1. Let’s start with a recent New York Times op-ed, “The ‘Long War’ May Be Getting Shorter.” Published last Tuesday as Libya was passing through “the gates of hell,” it was an upbeat account of Afghan War commander General David Petraeus’s counterinsurgency operations in southern Afghanistan. Its authors, Nathaniel Fick and John Nagl, members of an increasingly militarized Washington intelligentsia, jointly head the Center for a New American Security in Washington. Nagl was part of the team that wrote the 2006 revised Army counterinsurgency manual for which Petraeus is given credit and was an advisor to the general in Iraq. Fick, a former Marine officer who led troops in Afghanistan and Iraq and then was a civilian instructor at the Afghanistan Counterinsurgency Academy in Kabul, recently paid a first-hand visit to the country (under whose auspices we do not know).
The two of them are typical of many of Washington’s war experts who tend to develop incestuous relationships with the military, moonlighting as enablers or cheerleaders for our war commanders, and still remain go-to sources for the media.
In another society, their op-ed would simply have been considered propaganda. Here’s its money paragraph:
“It is hard to tell when momentum shifts in a counterinsurgency campaign, but there is increasing evidence that Afghanistan is moving in a more positive direction than many analysts think. It now seems more likely than not that the country can achieve the modest level of stability and self-reliance necessary to allow the United States to responsibly draw down its forces from 100,000 to 25,000 troops over the next four years.”
This is a classic Washington example of moving the goalposts. What our two experts are really announcing is that, even if all goes well in our Afghan War, 2014 will not be its end date. Not by a long shot.
Of course, this is a position that Petraeus has supported. Four years from now our “withdrawal” plans, according to Nagl and Fick, will leave 25,000 troops in place. If truth-telling or accuracy were the point of their exercise, their piece would have been titled, “The ‘Long War’ Grows Longer.”
Even as the Middle East explodes and the U.S. plunges into a budget “debate” significantly powered by our stunningly expensive wars that won’t end, these two experts implicitly propose that General Petraeus and his successors fight on in Afghanistan at more than $100 billion a year into the distant reaches of time, as if nothing in the world were changing. This already seems like the definition of obliviousness and one day will undoubtedly look delusional, but it’s the business-as-usual mentality with which Washington faces a new world.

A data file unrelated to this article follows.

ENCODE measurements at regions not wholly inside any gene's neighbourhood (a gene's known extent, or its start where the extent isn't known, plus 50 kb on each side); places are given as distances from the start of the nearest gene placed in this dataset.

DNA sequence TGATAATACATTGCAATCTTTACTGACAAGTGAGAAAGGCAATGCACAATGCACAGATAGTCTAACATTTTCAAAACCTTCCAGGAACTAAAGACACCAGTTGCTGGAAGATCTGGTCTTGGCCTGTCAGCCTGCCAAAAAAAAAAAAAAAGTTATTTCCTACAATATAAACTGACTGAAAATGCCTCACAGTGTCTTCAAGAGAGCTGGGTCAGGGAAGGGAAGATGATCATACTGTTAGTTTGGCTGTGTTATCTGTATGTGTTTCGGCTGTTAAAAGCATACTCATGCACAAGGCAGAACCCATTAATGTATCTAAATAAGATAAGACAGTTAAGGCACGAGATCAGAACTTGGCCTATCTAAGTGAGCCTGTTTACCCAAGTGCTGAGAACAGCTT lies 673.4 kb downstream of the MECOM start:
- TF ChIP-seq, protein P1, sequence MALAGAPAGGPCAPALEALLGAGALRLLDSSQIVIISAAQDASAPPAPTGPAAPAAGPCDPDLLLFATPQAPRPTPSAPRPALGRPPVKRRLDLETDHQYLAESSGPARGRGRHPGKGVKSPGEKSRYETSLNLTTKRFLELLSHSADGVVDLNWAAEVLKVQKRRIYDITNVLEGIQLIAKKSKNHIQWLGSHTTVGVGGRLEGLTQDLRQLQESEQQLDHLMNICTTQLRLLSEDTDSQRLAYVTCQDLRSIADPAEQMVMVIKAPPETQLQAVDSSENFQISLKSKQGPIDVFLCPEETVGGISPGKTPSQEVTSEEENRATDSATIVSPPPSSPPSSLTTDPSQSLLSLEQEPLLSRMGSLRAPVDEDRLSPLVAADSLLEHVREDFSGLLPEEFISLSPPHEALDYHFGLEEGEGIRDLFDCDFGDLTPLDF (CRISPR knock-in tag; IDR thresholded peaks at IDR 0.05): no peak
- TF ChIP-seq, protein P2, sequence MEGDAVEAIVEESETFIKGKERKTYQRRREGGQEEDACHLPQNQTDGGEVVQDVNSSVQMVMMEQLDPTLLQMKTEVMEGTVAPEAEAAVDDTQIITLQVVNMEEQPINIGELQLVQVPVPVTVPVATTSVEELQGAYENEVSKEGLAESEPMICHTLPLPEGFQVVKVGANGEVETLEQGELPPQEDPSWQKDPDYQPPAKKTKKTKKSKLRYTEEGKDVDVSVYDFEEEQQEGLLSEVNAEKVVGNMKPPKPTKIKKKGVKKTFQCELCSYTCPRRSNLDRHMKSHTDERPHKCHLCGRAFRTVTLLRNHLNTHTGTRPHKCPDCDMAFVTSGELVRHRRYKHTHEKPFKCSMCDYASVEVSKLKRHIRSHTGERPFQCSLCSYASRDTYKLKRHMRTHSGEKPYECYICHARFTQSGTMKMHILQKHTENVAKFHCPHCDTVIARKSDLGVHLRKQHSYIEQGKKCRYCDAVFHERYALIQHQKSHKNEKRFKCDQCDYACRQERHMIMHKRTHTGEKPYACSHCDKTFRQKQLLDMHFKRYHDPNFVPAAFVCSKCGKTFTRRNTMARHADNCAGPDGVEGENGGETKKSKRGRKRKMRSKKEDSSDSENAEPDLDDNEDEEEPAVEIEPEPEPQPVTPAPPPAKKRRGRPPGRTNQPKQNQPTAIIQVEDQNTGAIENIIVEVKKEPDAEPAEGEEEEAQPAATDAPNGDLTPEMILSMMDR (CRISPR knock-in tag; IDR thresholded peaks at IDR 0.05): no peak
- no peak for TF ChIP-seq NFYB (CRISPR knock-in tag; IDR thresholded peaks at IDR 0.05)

2. Or consider two striking comments General Petraeus himself made that bracket our new historical moment. At a morning briefing on January 19th, according to New York Times reporter Rod Nordland, the general was in an exultant, even triumphalist, mood about his war. It was just days before the first Egyptian demonstrators would take to the streets, and only days after Tunisian autocrat Zine Ben Ali had met the massed power of nonviolent demonstrators and fled his country. And here’s what Petraeus so exuberantly told his staff: “We’ve got our teeth in the enemy’s jugular now, and we’re not going to let go.”
It’s true that the general had, for months, not only been sending new American troops south, but ratcheting up the use of air power, increasing Special Operations night raids, and generally intensifying the war in the Taliban’s home territory. Still, under the best of circumstances, his was an exultantly odd image. It obviously called up the idea of a predator sinking its teeth into the throat of its prey, but surely somewhere in the military unconscious lurked a more classic American pop-cultural image — the werewolf or vampire. Evidently, the general’s idea of an American future involves an extended blood feast in the Afghan version of Transylvania, for like Nagl and Fick he clearly plans to have those teeth in that jugular for a long, long time to come.